chemical denervation

chemical denervation

Therapeutics The use of any agent that blocks neural transmission in a relatively complete fashion for a prolonged period. See Botulinum toxin.
McGraw-Hill Concise Dictionary of Modern Medicine. © 2002 by The McGraw-Hill Companies, Inc.
References in periodicals archive ?
To repair that, there are several options, either chemical denervation of the muscles in order to decrease the amount that the frontalis muscle has to raise the brows, or surgically with a combination of a Browlift with an upper eyelid incision.
showed BoTAs chemical denervation effect on the biceps femoris muscle, and another study by Akcal et al.
studied BoTA's protective effect in reperfused muscle and demonstrated that chemical denervation with BoTA was equal to surgically denervating muscles to protect against IR injury.
BOSTON -- When it comes to chemical denervation, it is best to aim for modulation rather than paralysis, according to Anthony Rossi, MD.
Younger patients are coming in for cosmetic procedures in increasing numbers, and use of chemical denervation in these patients, compared with in older patients, may be more likely to change facial expressions and appearance.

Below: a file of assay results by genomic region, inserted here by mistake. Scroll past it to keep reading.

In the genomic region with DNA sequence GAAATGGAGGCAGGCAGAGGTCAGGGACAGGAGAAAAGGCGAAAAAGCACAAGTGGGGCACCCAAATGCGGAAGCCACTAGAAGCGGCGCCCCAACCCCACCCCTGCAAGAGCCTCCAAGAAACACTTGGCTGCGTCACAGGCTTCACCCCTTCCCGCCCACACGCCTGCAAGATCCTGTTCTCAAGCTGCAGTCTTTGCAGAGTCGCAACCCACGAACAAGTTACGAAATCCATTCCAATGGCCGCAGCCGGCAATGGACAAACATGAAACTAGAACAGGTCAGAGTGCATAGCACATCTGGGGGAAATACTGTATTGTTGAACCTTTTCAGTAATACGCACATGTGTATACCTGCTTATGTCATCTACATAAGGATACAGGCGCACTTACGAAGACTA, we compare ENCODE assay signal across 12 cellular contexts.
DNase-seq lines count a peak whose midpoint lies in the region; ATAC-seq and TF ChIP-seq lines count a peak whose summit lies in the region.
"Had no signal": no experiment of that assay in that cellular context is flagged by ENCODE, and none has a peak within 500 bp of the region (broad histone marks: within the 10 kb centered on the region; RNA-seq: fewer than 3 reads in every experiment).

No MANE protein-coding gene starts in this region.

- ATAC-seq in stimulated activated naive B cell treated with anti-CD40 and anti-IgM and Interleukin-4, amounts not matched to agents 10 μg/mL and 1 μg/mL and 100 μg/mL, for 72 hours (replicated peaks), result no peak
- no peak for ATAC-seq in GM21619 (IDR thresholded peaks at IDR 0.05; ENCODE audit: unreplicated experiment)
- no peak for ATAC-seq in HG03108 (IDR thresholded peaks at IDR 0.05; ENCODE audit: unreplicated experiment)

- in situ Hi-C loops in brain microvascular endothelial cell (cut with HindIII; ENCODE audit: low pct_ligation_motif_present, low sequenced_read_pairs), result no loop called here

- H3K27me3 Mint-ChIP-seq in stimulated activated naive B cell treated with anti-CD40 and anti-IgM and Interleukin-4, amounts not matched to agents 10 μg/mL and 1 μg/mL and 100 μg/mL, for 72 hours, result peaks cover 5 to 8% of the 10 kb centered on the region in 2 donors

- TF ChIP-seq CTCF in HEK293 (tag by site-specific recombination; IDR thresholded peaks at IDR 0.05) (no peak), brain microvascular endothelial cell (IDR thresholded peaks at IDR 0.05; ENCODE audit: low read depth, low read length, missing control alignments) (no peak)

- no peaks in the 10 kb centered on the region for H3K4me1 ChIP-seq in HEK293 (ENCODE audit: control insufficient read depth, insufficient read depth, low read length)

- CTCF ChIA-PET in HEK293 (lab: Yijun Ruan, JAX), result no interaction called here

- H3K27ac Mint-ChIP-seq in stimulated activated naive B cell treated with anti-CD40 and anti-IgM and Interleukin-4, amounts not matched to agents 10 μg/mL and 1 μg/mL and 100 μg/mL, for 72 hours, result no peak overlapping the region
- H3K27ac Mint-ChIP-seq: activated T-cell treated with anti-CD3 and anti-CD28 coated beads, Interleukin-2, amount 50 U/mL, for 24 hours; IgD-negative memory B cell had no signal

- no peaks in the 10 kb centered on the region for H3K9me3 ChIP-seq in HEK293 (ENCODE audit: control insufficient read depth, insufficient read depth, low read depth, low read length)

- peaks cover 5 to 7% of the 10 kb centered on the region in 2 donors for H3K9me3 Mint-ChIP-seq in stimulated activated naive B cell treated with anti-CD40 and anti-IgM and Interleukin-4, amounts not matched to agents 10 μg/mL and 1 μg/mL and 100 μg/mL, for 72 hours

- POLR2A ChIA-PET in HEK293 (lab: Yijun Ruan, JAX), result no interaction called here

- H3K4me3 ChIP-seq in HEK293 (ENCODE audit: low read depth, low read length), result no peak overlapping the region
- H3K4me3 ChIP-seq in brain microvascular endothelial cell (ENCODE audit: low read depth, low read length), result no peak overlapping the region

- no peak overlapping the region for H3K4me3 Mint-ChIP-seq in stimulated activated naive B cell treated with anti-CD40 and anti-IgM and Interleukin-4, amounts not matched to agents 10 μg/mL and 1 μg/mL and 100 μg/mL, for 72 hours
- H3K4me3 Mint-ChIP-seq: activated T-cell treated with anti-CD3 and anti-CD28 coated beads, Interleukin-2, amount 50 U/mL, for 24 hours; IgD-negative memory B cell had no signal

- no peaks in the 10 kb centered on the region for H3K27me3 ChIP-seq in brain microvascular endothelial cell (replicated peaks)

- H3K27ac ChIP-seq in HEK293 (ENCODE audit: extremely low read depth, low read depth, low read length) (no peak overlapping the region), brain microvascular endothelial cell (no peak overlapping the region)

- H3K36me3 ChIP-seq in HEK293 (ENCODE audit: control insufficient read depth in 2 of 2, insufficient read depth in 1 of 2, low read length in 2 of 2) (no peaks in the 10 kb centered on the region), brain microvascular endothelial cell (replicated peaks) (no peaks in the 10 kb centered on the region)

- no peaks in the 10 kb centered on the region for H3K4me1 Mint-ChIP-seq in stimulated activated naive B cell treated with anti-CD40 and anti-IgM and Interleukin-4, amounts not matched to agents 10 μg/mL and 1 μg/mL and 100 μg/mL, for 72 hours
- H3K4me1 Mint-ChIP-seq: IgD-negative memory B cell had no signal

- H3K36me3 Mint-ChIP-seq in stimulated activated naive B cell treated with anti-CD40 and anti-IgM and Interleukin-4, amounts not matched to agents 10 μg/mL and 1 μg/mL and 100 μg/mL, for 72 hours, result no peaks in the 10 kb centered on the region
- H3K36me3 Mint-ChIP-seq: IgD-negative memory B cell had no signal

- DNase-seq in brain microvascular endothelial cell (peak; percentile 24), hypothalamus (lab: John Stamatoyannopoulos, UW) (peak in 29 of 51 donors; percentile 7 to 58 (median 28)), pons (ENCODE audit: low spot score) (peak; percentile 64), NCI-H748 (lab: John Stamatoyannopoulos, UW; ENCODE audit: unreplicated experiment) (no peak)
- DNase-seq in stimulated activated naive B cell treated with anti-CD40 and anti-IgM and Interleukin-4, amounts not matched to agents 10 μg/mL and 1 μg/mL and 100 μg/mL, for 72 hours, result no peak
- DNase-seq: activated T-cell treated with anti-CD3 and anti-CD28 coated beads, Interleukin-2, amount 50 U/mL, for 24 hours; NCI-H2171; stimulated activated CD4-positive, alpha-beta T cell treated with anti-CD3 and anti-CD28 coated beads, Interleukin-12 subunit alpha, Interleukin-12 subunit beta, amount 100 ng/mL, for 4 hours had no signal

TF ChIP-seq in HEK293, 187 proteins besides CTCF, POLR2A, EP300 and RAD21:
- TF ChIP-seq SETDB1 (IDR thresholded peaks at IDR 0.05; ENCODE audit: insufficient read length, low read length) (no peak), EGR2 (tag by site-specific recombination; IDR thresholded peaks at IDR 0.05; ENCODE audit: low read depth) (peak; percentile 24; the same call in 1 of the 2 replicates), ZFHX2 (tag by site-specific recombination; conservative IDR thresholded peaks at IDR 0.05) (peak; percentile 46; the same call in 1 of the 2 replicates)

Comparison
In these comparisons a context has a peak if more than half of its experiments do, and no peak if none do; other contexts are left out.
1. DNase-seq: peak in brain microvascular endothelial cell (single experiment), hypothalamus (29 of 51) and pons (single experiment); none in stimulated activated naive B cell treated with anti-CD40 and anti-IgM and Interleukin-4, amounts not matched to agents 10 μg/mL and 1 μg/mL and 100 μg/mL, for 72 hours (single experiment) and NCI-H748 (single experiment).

(1) When injected into the detrusor muscle, partial chemical denervation of the muscle occurs, manifesting as local muscle paralysis.
Injections of very small amounts of Botox to the affected, hyperfunctional laryngeal muscles weaken them by blocking the nerve impulses (chemical denervation).
He termed the results of this chemical denervation of the sweat glands in the targeted areas "very promising."
Slight left-sided muscle atrophy began to manifest at 6 months, a finding that we attributed to chemical denervation of the muscle.
Botulinum toxin, which causes temporary chemical denervation of the cholinergic nerve fibers, has also been used successfully to manage sialoceles.

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